Director of the Smithsonian Tropical Research Institute
Eldredge Bermingham is the director of the Smithsonian Tropical Research Institute a unit of the Smithsonian Institution headquartered in Panama City, Panama, since September 2008. He joined the institute’s scientific staff in 1989 and has served as deputy director since 2003 and acting director since 2007.
As STRI’s director, Bermingham oversees the world’s premier tropical biology research institute, dedicated to increasing the understanding of the past, present and future of tropical biodiversity and its relevance to human welfare. STRI’s focus is basic research conducted primarily in tropical forest and coral reefs. STRI scientists discover new organisms, test scientific explanations for ecological adaptation and evolutionary innovation, develop methods to restore degraded ecosystems, train students and promote conservation of tropical ecosystems. One of STRI programs, the Smithsonian Institution Global Earth Observatories [SIGEO], which evolved from STRI’s Center for Tropical Forest Science, encompasses more than 20 forest plots in 17 countries around the globe, and represents the best observational platform in the world for evaluating how forests respond to global climate change.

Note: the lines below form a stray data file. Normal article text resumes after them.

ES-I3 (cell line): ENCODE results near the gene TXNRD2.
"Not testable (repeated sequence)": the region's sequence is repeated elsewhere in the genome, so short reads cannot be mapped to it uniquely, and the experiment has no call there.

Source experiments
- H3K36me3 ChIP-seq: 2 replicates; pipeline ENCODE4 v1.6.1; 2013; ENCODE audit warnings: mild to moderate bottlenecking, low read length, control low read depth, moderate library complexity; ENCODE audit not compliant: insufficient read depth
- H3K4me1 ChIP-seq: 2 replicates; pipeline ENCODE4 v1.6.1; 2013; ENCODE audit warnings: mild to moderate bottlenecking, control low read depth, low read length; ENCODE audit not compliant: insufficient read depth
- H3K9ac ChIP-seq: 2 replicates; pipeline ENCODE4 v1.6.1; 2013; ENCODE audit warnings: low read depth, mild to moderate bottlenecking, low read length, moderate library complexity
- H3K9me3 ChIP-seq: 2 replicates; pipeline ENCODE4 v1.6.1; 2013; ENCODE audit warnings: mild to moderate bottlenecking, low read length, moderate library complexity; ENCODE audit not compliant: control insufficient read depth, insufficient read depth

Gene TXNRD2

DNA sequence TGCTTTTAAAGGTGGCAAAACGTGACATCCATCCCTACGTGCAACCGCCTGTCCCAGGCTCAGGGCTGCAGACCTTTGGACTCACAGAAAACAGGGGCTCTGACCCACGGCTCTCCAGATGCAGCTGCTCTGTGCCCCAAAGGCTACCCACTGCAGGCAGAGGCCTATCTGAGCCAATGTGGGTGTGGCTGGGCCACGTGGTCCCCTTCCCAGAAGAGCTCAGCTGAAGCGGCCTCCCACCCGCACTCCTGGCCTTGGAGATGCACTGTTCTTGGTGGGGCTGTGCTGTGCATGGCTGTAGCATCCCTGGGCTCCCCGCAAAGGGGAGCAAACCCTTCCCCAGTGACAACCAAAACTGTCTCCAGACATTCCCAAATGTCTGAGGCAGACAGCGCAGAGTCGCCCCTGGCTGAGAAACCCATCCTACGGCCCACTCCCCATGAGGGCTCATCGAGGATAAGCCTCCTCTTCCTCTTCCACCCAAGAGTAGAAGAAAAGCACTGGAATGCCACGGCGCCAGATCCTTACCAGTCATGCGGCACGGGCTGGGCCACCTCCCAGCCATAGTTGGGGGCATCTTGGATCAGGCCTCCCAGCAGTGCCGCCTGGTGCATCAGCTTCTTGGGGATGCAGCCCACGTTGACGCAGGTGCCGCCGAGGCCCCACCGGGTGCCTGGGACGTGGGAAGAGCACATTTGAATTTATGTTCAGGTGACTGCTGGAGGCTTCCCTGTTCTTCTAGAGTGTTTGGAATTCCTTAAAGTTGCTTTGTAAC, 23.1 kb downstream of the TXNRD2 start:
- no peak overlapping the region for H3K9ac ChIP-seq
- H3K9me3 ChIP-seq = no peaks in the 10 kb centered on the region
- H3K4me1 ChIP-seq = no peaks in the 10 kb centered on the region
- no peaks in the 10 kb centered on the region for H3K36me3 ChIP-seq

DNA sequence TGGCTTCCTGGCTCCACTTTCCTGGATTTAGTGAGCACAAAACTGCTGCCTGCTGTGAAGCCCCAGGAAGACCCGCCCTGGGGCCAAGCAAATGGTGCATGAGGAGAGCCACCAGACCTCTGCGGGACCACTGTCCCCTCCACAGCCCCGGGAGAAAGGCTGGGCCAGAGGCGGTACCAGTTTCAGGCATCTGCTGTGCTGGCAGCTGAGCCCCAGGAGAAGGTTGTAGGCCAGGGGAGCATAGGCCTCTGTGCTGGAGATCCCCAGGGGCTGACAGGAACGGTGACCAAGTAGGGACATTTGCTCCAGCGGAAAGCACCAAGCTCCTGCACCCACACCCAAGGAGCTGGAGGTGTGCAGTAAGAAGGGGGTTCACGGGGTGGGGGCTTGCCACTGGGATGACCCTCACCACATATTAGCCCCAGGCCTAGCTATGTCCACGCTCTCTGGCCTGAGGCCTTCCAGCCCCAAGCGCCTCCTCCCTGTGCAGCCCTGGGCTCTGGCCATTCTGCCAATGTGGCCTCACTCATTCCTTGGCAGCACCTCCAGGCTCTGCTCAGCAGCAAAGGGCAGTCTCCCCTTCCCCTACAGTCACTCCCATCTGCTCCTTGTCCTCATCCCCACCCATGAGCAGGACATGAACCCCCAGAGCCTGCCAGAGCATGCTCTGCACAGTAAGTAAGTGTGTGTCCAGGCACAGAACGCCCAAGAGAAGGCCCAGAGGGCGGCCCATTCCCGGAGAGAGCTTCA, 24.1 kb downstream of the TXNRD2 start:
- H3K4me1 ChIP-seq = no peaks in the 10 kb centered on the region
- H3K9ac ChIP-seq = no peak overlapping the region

Bermingham’s research has advanced knowledge of the movement of organisms across the land bridge formed as the Isthmus of Panama rose to connect North and South America 3 million years ago and sheds light on processes of contemporary biological invasions. His analyses of bird populations on the islands of the Lesser Antilles contribute to the understanding of extinction. He has been a strong proponent of cross-unit and intergovernmental collaborations at the Smithsonian, encouraging the development of projects through the Smithsonian Marine Science Network, the Smithsonian Barcode of Life Initiative, and the Smithsonian Global Earth Observatories.
Bermingham has published over 135 peer-reviewed articles; edited the book Tropical Rainforests: Past, Present and Future published by the University of Chicago Press in 2005; has sponsored over 18 postdoctoral students; advised over 31 predoctoral students, and served on the committee of 17 of the latter. Bermingham earned a bachelor’s degree in biology from Cornell University in 1977 and a doctorate degree in genetics from the University of Georgia in 1986.